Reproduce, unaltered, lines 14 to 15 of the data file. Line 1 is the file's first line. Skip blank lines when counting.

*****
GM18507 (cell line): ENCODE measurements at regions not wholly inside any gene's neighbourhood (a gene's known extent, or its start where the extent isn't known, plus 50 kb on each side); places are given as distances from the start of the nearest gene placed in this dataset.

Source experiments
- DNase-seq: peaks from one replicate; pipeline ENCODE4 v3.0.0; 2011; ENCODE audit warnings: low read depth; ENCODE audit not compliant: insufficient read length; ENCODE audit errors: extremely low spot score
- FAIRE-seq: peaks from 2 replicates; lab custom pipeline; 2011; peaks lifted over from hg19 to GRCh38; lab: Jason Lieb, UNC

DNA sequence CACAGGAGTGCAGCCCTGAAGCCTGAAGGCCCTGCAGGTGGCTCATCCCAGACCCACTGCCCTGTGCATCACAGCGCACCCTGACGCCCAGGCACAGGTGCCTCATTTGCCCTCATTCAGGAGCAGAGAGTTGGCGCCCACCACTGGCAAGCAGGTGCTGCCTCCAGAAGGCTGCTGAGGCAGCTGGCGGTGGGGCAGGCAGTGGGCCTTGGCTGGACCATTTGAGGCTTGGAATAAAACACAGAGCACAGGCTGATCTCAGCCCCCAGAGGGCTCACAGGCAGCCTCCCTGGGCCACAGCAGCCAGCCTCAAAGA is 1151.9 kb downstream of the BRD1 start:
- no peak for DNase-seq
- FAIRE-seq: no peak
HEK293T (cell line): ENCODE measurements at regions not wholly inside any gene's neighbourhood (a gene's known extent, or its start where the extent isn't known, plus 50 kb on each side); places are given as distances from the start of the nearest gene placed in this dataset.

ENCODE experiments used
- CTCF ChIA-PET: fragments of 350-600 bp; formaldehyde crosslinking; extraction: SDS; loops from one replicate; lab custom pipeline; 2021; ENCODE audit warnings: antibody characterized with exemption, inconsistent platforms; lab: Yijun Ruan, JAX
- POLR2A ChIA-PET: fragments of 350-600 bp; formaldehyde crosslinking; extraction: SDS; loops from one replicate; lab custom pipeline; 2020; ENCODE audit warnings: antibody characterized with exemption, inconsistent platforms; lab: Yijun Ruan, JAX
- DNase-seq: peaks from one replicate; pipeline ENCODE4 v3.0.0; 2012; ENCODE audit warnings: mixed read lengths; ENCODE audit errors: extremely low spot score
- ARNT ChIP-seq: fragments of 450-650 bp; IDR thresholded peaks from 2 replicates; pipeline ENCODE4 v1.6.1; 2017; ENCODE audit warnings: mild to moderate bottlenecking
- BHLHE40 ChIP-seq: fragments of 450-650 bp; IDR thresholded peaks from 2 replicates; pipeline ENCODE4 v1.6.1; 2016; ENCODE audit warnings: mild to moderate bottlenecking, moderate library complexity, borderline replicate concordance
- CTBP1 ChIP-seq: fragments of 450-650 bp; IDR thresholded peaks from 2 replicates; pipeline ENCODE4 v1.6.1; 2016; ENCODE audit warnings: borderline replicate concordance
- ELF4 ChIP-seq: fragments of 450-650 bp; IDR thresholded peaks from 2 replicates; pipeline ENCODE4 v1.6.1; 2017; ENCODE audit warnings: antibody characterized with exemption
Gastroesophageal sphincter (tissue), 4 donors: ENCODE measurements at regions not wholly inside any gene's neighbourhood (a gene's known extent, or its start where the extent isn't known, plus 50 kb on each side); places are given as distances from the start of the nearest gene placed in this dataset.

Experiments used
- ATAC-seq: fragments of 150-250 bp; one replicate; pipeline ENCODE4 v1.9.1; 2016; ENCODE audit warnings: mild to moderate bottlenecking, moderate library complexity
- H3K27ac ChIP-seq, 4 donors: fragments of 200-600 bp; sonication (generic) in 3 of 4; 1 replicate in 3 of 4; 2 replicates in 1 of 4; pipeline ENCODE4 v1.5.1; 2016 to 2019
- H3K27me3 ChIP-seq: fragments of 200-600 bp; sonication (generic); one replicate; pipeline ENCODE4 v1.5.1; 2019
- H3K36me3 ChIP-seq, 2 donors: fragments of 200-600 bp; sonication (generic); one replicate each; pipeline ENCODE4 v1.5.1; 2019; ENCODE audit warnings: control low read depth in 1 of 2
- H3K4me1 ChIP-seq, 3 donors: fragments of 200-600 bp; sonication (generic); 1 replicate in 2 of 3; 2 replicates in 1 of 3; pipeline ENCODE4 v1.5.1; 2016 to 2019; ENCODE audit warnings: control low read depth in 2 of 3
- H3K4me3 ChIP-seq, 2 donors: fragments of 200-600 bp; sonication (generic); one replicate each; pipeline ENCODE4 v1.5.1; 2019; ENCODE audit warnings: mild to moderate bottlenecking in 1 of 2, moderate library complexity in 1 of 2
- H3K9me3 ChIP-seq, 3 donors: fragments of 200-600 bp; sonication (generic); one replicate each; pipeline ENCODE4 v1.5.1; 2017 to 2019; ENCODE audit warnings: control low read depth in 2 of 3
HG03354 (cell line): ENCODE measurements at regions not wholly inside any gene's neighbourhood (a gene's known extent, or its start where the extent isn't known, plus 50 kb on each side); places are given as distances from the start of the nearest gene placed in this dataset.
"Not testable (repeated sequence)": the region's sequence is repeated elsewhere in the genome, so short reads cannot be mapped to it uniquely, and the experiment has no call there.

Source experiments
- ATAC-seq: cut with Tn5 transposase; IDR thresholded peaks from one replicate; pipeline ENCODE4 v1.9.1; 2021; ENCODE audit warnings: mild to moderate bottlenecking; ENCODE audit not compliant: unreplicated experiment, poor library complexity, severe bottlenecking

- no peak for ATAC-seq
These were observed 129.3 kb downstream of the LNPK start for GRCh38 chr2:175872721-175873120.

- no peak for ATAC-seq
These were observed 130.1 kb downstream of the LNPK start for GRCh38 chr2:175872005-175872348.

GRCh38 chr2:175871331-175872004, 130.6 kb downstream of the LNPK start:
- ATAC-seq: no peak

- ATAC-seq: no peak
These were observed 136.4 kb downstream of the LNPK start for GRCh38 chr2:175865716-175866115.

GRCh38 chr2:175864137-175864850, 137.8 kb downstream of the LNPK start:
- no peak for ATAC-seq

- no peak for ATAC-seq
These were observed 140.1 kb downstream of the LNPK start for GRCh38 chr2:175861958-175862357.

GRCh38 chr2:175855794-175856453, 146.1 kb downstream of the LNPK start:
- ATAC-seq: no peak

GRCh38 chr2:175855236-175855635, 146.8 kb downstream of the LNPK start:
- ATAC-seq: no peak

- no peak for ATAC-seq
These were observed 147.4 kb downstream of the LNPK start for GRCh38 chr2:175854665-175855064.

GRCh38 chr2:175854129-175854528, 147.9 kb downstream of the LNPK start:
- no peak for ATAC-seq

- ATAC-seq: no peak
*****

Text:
- BHLHE40 ChIP-seq: fragments of 450-650 bp; IDR thresholded peaks from 2 replicates; pipeline ENCODE4 v1.6.1; 2016; ENCODE audit warnings: mild to moderate bottlenecking, moderate library complexity, borderline replicate concordance
- CTBP1 ChIP-seq: fragments of 450-650 bp; IDR thresholded peaks from 2 replicates; pipeline ENCODE4 v1.6.1; 2016; ENCODE audit warnings: borderline replicate concordance